In the coming weeks, I’d like to share a bit of information about herbs for dogs. This series will concentrate on the more natural applications of herbs for our canine friends, with information coming from sources like Herbs for Pets by M.L. Wulff-Tilford and G.L. Tilford.
The Benefits of Herbs for Dogs
Conventional wisdom can be hard to shake, but that doesn’t mean that there isn’t value in taking unique approaches to issues like dog health. As we all know, conventional medicine for dogs usually includes some variety of suppression and invasive action. This approach, much like the same approach in human beings, serves to handle the symptoms and discomfort of health concerns without digging deeper. The thrust of herbal medicine is to answer the “why” of certain illnesses.
At the core of the herbal approach is a holistic design on treating the totality of the patient, human or animal, and this means moving beyond treating the symptoms to understanding “the harmonious checks and balances.” Dogs have a need for continual nutrition in order to have the necessary building blocks of healthy, balanced living. Without these building blocks, the balance is off.
Different Herbal Approaches
There are many different approaches when it comes to safe herbs for dogs. Different cultures bring different paths to wisdom to the table. For now, we’ll draw on three different approaches.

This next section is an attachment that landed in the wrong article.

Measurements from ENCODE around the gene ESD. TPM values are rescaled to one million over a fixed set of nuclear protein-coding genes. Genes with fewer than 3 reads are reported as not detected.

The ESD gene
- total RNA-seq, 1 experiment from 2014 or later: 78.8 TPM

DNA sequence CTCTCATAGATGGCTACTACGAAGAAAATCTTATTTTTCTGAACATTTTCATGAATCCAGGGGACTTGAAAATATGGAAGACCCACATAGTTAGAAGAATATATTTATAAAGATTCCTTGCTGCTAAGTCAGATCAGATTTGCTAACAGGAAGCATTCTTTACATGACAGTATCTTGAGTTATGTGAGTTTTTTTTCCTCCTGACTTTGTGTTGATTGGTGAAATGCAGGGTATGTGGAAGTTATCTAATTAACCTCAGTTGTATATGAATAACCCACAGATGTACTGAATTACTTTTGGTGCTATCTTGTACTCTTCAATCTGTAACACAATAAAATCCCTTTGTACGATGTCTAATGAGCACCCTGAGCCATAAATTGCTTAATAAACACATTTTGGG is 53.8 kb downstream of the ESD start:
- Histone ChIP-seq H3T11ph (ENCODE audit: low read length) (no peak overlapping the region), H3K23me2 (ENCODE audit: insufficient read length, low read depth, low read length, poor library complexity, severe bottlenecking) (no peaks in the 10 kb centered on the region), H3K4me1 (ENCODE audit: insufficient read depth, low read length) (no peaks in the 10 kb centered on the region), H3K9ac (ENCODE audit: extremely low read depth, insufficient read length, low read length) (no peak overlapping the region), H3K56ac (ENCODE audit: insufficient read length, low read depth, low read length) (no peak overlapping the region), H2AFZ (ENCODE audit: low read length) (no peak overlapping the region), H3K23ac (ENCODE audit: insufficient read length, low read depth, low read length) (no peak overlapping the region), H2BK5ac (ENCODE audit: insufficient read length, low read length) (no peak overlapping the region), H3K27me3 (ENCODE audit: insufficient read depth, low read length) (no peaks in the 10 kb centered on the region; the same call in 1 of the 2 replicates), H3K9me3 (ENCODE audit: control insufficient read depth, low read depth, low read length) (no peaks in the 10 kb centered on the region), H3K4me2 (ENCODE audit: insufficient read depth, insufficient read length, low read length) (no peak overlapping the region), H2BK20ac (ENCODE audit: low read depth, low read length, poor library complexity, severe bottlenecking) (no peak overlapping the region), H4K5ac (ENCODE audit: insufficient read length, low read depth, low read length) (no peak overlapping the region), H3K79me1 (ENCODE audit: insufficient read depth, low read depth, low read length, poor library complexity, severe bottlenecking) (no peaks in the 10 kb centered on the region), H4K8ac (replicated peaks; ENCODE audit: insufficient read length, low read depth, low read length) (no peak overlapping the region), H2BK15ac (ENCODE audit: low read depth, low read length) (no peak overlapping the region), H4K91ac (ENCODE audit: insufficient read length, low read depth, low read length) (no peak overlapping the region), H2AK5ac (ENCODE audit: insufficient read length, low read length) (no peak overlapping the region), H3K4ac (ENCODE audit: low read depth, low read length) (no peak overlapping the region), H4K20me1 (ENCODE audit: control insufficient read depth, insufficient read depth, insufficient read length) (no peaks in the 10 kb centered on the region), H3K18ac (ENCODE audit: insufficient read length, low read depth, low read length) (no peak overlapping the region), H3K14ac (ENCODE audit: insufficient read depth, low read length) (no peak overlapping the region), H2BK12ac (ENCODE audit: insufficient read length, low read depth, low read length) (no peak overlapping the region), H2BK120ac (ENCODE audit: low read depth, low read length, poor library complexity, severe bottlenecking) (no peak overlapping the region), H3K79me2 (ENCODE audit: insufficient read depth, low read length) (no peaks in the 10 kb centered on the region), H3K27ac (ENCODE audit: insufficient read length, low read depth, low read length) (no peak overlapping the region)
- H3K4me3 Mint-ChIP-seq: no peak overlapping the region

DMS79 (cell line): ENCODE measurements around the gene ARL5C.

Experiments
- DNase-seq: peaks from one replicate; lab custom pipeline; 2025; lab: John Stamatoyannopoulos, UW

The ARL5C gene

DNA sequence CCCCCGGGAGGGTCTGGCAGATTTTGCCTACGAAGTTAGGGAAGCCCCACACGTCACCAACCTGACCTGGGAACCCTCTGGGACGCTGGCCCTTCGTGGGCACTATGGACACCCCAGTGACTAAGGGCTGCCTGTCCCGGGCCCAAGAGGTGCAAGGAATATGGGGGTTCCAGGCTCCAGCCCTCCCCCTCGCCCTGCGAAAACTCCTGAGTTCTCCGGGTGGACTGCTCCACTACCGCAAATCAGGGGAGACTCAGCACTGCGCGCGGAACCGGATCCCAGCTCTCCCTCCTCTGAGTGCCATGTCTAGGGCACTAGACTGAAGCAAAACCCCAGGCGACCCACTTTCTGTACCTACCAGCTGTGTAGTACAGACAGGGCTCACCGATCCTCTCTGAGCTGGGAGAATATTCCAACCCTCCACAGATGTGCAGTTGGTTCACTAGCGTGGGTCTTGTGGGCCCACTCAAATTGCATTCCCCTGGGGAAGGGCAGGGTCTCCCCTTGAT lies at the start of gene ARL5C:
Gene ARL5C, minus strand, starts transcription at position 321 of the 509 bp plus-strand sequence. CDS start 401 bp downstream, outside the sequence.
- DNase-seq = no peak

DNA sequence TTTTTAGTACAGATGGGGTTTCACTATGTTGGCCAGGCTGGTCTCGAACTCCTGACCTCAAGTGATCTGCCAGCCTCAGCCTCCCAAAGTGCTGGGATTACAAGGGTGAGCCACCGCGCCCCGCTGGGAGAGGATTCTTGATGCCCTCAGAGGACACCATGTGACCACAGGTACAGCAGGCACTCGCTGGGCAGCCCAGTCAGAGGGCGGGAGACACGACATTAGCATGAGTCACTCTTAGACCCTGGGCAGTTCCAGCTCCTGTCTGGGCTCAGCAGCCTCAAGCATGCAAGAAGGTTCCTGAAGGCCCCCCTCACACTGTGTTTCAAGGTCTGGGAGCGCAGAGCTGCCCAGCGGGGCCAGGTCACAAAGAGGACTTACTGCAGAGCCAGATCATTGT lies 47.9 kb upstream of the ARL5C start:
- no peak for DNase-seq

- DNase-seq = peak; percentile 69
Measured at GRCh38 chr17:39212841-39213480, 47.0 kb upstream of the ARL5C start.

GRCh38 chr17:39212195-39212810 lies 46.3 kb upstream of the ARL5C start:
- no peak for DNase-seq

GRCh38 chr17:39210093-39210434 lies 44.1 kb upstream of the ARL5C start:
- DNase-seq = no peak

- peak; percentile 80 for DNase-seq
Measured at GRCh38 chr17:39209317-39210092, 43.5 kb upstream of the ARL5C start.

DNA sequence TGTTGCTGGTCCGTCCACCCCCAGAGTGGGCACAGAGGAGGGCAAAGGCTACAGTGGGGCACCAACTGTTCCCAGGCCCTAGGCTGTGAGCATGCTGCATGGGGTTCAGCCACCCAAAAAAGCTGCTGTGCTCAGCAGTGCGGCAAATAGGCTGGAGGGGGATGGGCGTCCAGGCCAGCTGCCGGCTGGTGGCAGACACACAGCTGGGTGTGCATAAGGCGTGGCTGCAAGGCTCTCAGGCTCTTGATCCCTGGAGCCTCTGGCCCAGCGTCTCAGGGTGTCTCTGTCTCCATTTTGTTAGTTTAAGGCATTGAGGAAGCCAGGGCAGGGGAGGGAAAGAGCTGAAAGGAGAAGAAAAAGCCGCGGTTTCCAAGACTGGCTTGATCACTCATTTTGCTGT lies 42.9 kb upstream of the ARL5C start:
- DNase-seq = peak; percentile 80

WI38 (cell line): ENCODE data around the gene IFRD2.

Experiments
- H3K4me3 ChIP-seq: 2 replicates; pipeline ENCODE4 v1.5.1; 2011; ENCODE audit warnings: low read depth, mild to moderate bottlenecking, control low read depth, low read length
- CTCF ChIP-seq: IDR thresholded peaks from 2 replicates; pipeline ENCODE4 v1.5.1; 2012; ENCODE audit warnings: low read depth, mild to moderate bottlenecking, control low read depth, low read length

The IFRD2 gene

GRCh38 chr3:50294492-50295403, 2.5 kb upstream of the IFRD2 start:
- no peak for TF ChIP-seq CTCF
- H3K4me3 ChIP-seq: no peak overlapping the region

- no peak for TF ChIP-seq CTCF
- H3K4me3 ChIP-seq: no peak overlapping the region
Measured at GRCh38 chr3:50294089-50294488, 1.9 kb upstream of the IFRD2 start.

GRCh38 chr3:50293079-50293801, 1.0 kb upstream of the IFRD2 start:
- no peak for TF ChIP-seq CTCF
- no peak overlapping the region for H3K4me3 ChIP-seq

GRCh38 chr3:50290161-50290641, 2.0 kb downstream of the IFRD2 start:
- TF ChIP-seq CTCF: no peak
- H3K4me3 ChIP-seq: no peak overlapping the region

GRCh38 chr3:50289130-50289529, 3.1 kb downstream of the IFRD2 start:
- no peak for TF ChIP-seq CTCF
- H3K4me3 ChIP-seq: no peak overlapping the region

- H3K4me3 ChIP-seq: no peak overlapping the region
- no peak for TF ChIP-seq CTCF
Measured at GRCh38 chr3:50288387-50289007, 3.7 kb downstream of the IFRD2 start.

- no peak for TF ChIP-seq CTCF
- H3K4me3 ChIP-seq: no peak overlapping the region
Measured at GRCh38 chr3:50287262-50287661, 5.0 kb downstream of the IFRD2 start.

This style of medicine is generally associated with India and the Middle East. It focuses on metabolic body types, called doshas, and takes into account the entire constitution of an individual patient when designing healing approaches. Herbal treatments, dietary considerations and even meditation are all built in to the holistic approach.
This approach is more than 7,000 years old and has a lot in common with Ayurvedic medicine. It treats the body as a series of channels or rivers of energy and deals in natural flow. Getting healthy through traditional Chinese medicine is a matter of getting rid of any blockages to the body’s natural flow or “life force” and restoring balance to the yin and yang. The yin and yang are opposites that cannot operate independently of one another.
Finally, the approach of Western herbalism takes its ingredients from European herbs and medicinal plants. This approach comes from a balance of other approaches and life philosophies, making use of the science and synergy of herbalism.
What to Know About Herbalism
For one thing, herbs are slower acting than other drugs. Many people are thrown off herbalism because the usual rapidity of conventional medicine is not present; the approach is more holistic and long-lasting in nature, which can exasperate our fast-and-ready culture.
Another thing to note is that there is an incredible wealth of knowledge and study on the subject. There is no easy or fast way to explain all the benefits of herbalism in one place, but cracking the shell is a good start Anything discussed in these articles is meant to serve as an introduction and as a way to get the ball rolling.
The field of herbs for dogs is an exciting and rich path. Along the way, we’ll explore the benefits and details of various herbs and holistic healing principles to get at the root of a more complete, loving approach to healing.
Information from this series will come from a host of sources, including Herbs for Pets – M.L. Wulff-Tilford and G.L. Tilford (Bowtie Press, 1999).